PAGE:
As states gathered earlier this month to kick off the 16th Session of the Assembly of States Parties to the International Criminal Court, ICC watchers wondered what to expect from the United States at this difficult moment in its relationship with the court.

Indeed, it was hardly a foregone conclusion that the United States would show up at all. Not an ICC state party, the United States had during the Obama Administration developed the practice of attending Assembly meetings as an observer, but that was during a distinctly warmer period in U.S.-ICC relations. The chillier turn of late is attributable not just to a transition to an Administration with considerably less ICC-friendly instincts than its predecessor, but to the ICC Prosecutor’s recent announcement that she would seek permission to investigate allegations of CIA and DOD detainee abuse as part of her broader work on Afghanistan.…  Seguir leyendo »

Can the International Criminal Court Be Saved From Itself

Last month, the International Criminal Court opened two investigations, including a sensitive one in Afghanistan, and a call has been made to allow it to intervene in Myanmar. But such a flurry of announcements mainly testifies to the impasse at which the court finds itself.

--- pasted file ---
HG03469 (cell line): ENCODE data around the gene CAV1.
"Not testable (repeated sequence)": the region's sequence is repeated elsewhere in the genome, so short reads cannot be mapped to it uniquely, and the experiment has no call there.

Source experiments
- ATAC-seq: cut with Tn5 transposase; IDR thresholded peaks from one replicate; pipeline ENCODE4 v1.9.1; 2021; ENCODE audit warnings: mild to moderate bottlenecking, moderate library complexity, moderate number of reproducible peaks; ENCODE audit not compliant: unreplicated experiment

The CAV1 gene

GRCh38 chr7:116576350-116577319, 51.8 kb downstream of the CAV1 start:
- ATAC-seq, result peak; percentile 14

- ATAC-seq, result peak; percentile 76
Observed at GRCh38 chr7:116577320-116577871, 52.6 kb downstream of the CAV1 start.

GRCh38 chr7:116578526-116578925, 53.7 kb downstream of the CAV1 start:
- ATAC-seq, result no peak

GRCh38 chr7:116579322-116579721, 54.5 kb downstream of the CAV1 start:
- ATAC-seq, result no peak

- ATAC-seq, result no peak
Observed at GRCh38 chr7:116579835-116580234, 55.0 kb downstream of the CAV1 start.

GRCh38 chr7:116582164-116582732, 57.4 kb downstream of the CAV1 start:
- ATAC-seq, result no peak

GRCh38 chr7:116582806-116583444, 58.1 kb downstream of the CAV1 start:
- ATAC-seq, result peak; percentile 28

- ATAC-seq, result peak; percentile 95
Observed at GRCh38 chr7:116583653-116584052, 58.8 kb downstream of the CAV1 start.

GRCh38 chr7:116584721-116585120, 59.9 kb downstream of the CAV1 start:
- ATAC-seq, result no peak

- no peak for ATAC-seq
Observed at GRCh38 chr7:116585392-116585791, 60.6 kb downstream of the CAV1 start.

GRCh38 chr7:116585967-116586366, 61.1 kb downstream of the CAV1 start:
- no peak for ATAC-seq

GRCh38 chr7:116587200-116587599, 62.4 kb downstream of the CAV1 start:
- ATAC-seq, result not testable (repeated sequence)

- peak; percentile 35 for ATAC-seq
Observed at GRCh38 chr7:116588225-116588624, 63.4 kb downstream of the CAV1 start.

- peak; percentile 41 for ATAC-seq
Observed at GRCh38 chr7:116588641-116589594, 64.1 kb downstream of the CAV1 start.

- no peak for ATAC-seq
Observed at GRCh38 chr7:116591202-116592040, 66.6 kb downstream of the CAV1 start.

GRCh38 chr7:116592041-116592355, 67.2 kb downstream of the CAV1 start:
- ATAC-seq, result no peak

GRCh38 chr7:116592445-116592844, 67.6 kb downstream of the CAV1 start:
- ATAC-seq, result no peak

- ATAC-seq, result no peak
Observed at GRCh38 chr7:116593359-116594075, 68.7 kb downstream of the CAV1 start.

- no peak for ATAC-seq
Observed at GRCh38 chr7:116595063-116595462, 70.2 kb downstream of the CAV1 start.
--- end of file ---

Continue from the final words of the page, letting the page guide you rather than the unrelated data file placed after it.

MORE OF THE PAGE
On Nov. 20, after 11 desperately long years conducting a “preliminary examination,” Fatou Bensouda, the prosecutor of the International Criminal Court, formally requested authorization to investigate war crimes and crimes against humanity in Afghanistan thought to have been committed since 2003, after the United States-led invasion of the country.

It is a contentious move: Afghanistan recognizes the court’s jurisdiction, but the United States does not, and the I.C.C.…  Seguir leyendo »

What happens when a global criminal court takes on the world’s dominant military power? That was the question earlier this month when the International Criminal Court’s Prosecutor Fatou Bensouda took a decisive step toward direct confrontation with the U.S government.